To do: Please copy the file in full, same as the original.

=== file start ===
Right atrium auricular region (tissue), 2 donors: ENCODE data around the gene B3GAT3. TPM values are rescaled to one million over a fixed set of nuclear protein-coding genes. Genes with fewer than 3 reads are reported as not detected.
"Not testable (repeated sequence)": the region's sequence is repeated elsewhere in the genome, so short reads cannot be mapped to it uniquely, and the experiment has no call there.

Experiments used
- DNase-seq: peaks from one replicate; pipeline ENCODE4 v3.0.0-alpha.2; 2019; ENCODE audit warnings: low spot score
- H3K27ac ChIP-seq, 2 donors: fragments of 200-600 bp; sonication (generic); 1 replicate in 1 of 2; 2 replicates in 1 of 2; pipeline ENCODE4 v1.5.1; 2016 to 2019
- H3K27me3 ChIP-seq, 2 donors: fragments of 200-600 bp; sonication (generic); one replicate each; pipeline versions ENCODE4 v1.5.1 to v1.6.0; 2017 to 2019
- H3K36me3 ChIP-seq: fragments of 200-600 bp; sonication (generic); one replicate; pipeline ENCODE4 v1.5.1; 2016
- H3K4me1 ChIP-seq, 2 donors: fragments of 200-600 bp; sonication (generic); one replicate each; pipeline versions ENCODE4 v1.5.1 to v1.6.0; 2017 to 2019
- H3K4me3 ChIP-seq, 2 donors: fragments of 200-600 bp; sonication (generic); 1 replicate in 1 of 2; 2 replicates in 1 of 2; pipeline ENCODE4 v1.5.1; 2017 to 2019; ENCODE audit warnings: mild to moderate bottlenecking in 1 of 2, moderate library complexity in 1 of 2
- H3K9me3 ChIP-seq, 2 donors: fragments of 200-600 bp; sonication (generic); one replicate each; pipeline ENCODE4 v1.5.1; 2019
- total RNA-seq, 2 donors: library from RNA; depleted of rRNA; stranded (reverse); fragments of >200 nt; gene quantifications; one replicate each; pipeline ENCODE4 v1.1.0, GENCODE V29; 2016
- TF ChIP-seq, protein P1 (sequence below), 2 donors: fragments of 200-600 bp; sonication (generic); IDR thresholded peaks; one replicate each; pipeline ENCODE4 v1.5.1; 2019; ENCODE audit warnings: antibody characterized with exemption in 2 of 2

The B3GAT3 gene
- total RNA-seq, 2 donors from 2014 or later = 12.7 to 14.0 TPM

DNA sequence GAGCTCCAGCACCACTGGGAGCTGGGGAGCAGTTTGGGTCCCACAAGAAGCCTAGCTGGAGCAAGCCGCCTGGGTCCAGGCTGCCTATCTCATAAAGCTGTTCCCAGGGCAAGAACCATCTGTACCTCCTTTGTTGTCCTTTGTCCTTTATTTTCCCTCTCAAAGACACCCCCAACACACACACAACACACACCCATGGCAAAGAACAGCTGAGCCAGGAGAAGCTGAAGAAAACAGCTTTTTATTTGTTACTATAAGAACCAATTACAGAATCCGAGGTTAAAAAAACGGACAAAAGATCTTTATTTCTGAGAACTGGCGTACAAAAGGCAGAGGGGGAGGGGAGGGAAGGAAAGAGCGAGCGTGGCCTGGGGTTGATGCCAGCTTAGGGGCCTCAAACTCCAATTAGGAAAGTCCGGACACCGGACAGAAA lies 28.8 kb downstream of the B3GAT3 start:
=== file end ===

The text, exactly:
Right atrium auricular region (tissue), 2 donors: ENCODE data around the gene B3GAT3. TPM values are rescaled to one million over a fixed set of nuclear protein-coding genes. Genes with fewer than 3 reads are reported as not detected.
"Not testable (repeated sequence)": the region's sequence is repeated elsewhere in the genome, so short reads cannot be mapped to it uniquely, and the experiment has no call there.

Experiments used
- DNase-seq: peaks from one replicate; pipeline ENCODE4 v3.0.0-alpha.2; 2019; ENCODE audit warnings: low spot score
- H3K27ac ChIP-seq, 2 donors: fragments of 200-600 bp; sonication (generic); 1 replicate in 1 of 2; 2 replicates in 1 of 2; pipeline ENCODE4 v1.5.1; 2016 to 2019
- H3K27me3 ChIP-seq, 2 donors: fragments of 200-600 bp; sonication (generic); one replicate each; pipeline versions ENCODE4 v1.5.1 to v1.6.0; 2017 to 2019
- H3K36me3 ChIP-seq: fragments of 200-600 bp; sonication (generic); one replicate; pipeline ENCODE4 v1.5.1; 2016
- H3K4me1 ChIP-seq, 2 donors: fragments of 200-600 bp; sonication (generic); one replicate each; pipeline versions ENCODE4 v1.5.1 to v1.6.0; 2017 to 2019
- H3K4me3 ChIP-seq, 2 donors: fragments of 200-600 bp; sonication (generic); 1 replicate in 1 of 2; 2 replicates in 1 of 2; pipeline ENCODE4 v1.5.1; 2017 to 2019; ENCODE audit warnings: mild to moderate bottlenecking in 1 of 2, moderate library complexity in 1 of 2
- H3K9me3 ChIP-seq, 2 donors: fragments of 200-600 bp; sonication (generic); one replicate each; pipeline ENCODE4 v1.5.1; 2019
- total RNA-seq, 2 donors: library from RNA; depleted of rRNA; stranded (reverse); fragments of >200 nt; gene quantifications; one replicate each; pipeline ENCODE4 v1.1.0, GENCODE V29; 2016
- TF ChIP-seq, protein P1 (sequence below), 2 donors: fragments of 200-600 bp; sonication (generic); IDR thresholded peaks; one replicate each; pipeline ENCODE4 v1.5.1; 2019; ENCODE audit warnings: antibody characterized with exemption in 2 of 2

The B3GAT3 gene
- total RNA-seq, 2 donors from 2014 or later = 12.7 to 14.0 TPM

DNA sequence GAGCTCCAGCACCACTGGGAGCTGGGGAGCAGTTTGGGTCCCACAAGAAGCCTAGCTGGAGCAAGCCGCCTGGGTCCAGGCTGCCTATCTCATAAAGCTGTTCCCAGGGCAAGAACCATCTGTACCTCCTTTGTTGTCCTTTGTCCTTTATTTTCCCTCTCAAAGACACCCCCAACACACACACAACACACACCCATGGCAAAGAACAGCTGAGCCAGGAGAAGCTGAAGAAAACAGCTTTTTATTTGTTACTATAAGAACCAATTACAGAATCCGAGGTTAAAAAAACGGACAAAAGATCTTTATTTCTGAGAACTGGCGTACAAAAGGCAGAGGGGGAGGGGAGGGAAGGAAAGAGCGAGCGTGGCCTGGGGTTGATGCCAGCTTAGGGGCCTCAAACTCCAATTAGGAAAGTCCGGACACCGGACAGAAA lies 28.8 kb downstream of the B3GAT3 start: